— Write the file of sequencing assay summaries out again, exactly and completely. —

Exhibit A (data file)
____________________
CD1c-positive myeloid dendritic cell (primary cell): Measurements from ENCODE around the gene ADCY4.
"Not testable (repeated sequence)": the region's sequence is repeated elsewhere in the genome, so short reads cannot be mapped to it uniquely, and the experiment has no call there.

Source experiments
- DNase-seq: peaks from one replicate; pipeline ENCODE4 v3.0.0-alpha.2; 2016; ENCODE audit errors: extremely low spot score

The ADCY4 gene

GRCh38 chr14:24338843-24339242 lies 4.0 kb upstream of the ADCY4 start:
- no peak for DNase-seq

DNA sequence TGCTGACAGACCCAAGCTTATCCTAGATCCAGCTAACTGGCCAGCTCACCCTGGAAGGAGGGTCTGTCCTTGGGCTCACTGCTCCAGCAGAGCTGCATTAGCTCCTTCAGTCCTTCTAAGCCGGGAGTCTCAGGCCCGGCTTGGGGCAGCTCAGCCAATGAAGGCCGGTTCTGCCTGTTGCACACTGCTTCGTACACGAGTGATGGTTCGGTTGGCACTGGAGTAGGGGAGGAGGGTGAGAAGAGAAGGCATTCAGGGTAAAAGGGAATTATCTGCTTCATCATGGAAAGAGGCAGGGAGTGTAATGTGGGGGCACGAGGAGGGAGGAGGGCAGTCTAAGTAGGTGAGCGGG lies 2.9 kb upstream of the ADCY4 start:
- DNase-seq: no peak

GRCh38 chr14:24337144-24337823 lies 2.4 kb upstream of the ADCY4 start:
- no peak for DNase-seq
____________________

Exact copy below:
CD1c-positive myeloid dendritic cell (primary cell): Measurements from ENCODE around the gene ADCY4.
"Not testable (repeated sequence)": the region's sequence is repeated elsewhere in the genome, so short reads cannot be mapped to it uniquely, and the experiment has no call there.

Source experiments
- DNase-seq: peaks from one replicate; pipeline ENCODE4 v3.0.0-alpha.2; 2016; ENCODE audit errors: extremely low spot score

The ADCY4 gene

GRCh38 chr14:24338843-24339242 lies 4.0 kb upstream of the ADCY4 start:
- no peak for DNase-seq

DNA sequence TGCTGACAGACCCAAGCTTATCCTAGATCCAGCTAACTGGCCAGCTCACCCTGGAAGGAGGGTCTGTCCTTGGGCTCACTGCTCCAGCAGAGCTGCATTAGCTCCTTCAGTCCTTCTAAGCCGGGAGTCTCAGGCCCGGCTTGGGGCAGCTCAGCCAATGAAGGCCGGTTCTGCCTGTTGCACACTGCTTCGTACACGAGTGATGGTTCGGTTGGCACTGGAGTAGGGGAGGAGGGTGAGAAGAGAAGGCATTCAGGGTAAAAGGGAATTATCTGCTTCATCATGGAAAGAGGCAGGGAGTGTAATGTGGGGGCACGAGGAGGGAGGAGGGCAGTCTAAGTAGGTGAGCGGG lies 2.9 kb upstream of the ADCY4 start:
- DNase-seq: no peak

GRCh38 chr14:24337144-24337823 lies 2.4 kb upstream of the ADCY4 start:
- no peak for DNase-seq